If Junior is inclined to sit before his computer when he crawls out of bed late on Saturday morning, tell him to eat his breakfast first. Sweeten the pot by serving his favorites in front of the TV, which just happens to be running a fishing show.
So Bobby prefers hand-held games? Buy him one or two with fishing themes. Search tackle manufacturers’ catalogs for cast-and-catch video games, too.
Assuming you can guide your angling protégé through the modern minefield of peer pressure and technology, plenty of other road blocks must be crossed in order to get from dream to stream.
What should that first fishing trip be like? Once you have your child’s interest, how do you maintain it? What if you’re a single parent, with limited time and little money to spare? And where can angler-parents find resources to help them bring their fishing lessons to a successful conclusion?
Your child’s first fishing trip should be fun, at the least, and, if you plan it thoroughly, ought to feature plenty of rod-bending action. Remember, the younger the child, the shorter the attention span. Pick a fishing spot that is jammed with fish and is readily accessible via your car and a short walk. My boyhood brook was ideal, but any lake or pond you know of which has a robust population of panfish will serve just as well.
Use worms or small grubs for bait, and select a rod and reel (or maybe even a simple cane pole) that your youngster can handle with ease.
Praise every cast and catch, and cheerfully re-tie knots and re-bait hooks, as circumstances dictate. Coach, but don’t over-coach. Let the pupil ask questions before you burden him with answers.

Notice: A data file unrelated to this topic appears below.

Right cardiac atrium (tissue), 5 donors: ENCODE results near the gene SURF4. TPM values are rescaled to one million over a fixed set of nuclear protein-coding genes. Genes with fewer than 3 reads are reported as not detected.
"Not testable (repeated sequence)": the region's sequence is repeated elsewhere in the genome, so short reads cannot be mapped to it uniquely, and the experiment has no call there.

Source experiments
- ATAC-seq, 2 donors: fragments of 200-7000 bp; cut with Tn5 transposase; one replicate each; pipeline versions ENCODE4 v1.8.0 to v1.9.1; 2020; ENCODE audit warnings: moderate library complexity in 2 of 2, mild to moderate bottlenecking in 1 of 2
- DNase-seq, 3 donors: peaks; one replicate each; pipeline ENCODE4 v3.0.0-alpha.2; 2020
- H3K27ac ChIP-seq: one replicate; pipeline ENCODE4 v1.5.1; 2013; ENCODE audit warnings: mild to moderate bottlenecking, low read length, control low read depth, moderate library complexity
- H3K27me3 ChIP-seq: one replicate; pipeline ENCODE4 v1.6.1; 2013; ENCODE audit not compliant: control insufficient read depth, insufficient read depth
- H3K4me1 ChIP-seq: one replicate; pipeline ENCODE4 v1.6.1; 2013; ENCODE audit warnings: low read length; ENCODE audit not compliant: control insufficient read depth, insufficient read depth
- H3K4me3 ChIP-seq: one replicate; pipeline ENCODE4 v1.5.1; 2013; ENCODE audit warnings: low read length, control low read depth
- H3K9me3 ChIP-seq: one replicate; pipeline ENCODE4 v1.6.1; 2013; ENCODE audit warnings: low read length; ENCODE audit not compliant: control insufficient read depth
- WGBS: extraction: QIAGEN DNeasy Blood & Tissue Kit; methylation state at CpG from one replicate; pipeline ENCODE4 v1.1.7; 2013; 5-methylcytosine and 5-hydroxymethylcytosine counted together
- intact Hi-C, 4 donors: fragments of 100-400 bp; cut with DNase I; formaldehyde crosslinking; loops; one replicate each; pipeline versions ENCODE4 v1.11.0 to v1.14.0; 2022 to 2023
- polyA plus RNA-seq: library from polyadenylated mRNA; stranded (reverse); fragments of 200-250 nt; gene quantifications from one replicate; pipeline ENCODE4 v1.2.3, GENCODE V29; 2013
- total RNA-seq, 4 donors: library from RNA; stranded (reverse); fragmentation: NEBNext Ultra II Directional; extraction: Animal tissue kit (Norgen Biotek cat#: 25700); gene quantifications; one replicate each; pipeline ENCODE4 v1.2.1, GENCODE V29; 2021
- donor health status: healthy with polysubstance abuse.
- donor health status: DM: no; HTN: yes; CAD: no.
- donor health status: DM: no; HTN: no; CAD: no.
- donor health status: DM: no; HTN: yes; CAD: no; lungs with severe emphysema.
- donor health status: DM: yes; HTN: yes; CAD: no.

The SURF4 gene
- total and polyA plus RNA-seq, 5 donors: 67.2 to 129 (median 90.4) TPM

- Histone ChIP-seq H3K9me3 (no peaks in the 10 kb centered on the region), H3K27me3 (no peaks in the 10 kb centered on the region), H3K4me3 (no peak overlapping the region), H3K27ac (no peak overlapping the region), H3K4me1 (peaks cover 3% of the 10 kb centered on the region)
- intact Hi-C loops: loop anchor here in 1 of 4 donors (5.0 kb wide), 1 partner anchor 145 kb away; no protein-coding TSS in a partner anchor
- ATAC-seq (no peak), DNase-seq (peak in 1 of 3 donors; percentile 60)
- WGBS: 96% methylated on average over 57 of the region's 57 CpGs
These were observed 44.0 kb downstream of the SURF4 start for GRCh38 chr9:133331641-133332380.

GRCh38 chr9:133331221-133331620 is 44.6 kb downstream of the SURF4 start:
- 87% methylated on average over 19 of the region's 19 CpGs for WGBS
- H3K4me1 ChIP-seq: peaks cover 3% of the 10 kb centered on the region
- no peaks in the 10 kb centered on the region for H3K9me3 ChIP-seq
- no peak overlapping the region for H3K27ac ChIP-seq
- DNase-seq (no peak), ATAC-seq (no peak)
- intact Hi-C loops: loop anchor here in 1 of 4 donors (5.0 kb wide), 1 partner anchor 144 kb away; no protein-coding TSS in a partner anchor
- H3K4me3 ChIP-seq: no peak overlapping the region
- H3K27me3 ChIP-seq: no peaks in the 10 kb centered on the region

If, despite your careful planning, the fish aren’t biting, you can expect a bit of restlessness. Please don’t force your rookie to keep fishing. Take a break for lunch or to turn over some logs and rocks in search of critters. If a young angler feels like chasing butterflies, let him chase, but when the fish start feeding, call him back to business.
Bad weather or unbearable hordes of biting insects should signal an end to the outing and inspire you to buy ice cream on the way home.
Create good memories with your fishing trips, and kids will come back for more, whether their stringers are heavy or not.
Single parents should follow the same guidelines, with a little help on the side. I know divorced mothers who have set out to introduce their kids to angling even though they were themselves neophytes. They succeeded because they weren’t afraid to ask for advice at local tackle shops or take out beginner-level fishing books at the public library. Some asked neighbors for tips, too, and were rewarded with donations of used tackle that saved them from breaking their already-tight recreational budgets.
Angling derbies, such as those held at thousands of rod and gun clubs across the United States, are good venues for a first fishing trip because they tend to place experienced sportsmen and raw beginners side-by-side. Help and advice are close at hand, and the derby sites are often stocked with fish just before the big event.
As worthwhile as derbies are, however, the worst thing an adult angler can do to the aspirations of a young fisherman is to make that contest his one-and-only annual commitment. Derbies should highlight a busy fishing season. They are no substitute for regular, frequent trips shared by parent and child.
Sometimes, after months or even years of mutual adventures, a child may hurt his elder companion’s feelings by inexplicably losing interest in fishing. Don’t be discouraged if this happens to you.
My son fished with apparent joy until he was 15, and then put his fly rod aside in order to focus on the electric guitar. He was a Led Zeppelin fan and a talented musician. I thought he was finished with my pastime, but one spring when he was in his early 20s he surprised me by digging out his old gear and going trout fishing. Since then he has fished so hard, at times, that he reminds me of myself.
If I can do it, so can you.